Every intellectual property (IP) valuation is unique and requires different methods to form a proper analysis that accounts for the risks involved in a particular scenario. Specific tools and techniques are employed when assessing and accounting for the inherent risks associated with IP, particularly in a transaction setting. Appropriately selecting each applicable discount used is crucial in determining a reasonable fair market value (FMV). Careful consideration must be given to not only choose the right tools for the job, so to speak, but also implementing them in an appropriate manner.
Several of these tools may be used in conjunction while assessing IP-related risks, not least among them is capturing litigation risk. PricewaterhouseCoopers released a Patent litigation study in 2014 with valuable data from 1995-2013 which provides insight into patent-specific litigation risk. Chief among these data are trial success rates (where liability decision was made in favor of the patent holder) of patent-related court cases by entity type (practicing entity and non-practicing entity), industry type, and trends over time. These success rates take into account cases decided at summary judgment regarding invalidity and/or infringement, and at trial decided by a judge or jury. Additionally, overall market litigation risk can be a useful tool to assess risk. If an industry is especially litigious and has seen a large amount of recent IP-related lawsuits, there may be more risk inherent in applicable IP. In contrast, an industry relatively void of litigation may pose less IP-related risk.
On a macro level, newer markets or those with unproven technology may pose a high level of risk. This high risk is associated with the uncertainty of commercialization success, particularly the threat of new substitutes entering the market and rendering the unproven technology obsolete. Mature markets, on the other hand, generally have a proven history of success and well-established trends of growth, market revenues, and technological advancement. In order to account for this market risk at a given phase of commercialization, a risk-adjusted hurdle rate (RAHR) associated with the IP can be used. Mature or less-risky markets receive a lower RAHR, while newer markets and technology receive a higher RAHR. This has the purpose of discounting the time value of potential cash flows related to the IP-in-question, and functions to account for a hypothetical buyer’s required rate of return for the technology’s given level of risk.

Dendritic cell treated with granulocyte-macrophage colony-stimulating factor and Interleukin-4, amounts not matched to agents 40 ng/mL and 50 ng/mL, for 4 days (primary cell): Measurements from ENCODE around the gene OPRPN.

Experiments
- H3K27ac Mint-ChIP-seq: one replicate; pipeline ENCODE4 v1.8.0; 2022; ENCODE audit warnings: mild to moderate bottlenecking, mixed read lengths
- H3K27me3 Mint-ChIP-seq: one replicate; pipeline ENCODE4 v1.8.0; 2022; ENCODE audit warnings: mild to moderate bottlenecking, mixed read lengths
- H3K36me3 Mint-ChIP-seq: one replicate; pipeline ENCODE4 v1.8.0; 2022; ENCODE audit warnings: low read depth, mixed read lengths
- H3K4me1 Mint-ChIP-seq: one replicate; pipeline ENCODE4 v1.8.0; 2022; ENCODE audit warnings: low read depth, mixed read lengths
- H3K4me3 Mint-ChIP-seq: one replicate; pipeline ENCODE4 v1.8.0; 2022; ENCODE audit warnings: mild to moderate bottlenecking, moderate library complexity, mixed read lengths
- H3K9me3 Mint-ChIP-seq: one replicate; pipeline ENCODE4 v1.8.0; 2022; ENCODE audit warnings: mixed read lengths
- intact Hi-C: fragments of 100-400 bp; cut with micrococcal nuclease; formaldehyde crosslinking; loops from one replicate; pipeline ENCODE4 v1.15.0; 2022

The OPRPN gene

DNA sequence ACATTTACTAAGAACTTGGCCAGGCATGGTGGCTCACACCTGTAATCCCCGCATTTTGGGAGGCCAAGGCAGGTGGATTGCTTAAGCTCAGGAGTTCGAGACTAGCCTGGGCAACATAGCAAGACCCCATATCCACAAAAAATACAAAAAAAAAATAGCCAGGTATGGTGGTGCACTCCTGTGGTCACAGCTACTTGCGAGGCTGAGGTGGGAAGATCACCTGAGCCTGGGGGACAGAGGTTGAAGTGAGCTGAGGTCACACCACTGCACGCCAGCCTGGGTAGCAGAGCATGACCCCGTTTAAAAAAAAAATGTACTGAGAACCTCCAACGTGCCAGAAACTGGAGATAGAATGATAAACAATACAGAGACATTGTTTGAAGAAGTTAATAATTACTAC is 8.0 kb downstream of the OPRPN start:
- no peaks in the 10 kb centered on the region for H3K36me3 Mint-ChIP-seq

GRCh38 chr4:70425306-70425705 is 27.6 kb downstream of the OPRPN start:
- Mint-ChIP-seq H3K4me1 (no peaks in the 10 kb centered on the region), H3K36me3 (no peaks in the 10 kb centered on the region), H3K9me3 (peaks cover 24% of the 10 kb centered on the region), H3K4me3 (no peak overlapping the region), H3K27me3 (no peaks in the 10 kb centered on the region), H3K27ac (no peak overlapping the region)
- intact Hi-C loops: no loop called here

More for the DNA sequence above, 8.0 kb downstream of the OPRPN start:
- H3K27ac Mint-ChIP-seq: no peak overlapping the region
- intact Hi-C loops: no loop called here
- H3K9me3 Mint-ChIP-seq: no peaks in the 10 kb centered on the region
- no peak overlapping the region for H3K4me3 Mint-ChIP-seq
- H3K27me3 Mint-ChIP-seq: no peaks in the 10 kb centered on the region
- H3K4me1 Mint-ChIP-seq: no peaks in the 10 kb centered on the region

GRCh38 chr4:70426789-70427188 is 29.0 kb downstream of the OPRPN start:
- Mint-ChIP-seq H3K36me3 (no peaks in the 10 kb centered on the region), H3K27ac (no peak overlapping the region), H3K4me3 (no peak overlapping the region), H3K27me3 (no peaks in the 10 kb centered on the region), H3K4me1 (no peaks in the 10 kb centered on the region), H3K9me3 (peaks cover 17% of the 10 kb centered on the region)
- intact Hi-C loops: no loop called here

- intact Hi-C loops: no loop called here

There are also risk considerations that are idiosyncratic to a company or industry. For instance, in the development of a pharmaceutical drug, the process of clearing various regulatory entities could potentially render a composition of matter patent around said drug obsolete for that jurisdiction. In this case, historical clinical phase approval rates are evaluated to appropriately account for the risk of this obsolescence. Similarly, many companies have unique IP such as trade secrets or know-how that is deemed not patentable or more valuable away from the public domain. Should these secrets or know-how be revealed to the public, they are rendered obsolete, as there is no legal recourse to pursue for the original holder against the discovering entity. As such, evaluation and risk adjustment related to the protection of these secrets must be made at a company level.
Geography can be an important risk factor as well, as different countries have different IP regulations and policies. Thus, there may be significant differences in obtaining, retaining, exploiting, and enforcing IP rights between countries. Organizations such as the U.S. Chamber of Commerce Global Intellectual Property Center these factors and publish relative IP regime quality metrics of individual countries, which can aid in determining a proper risk adjustment. Countries with weaker IP regimes can decrease the strength of IP held in that country, and in such instances a risk adjustment may be required to account for this lower strength of IP rights. Conversely, countries with strong IP policies and enforcement present less risk to the rights of IP holders, and may necessitate a less impactful risk adjustment, if any.
In summary, a vast array of IP risk adjustment tools exist to help with valuing IP, none of which can be applied in a “cookie cutter” fashion. Inappropriate use could potentially cause misleading results and render a value conclusion meaningless. This unique nature requires careful consideration, and a disciplined approach should be used when applying these tools to arrive at meaningful conclusions.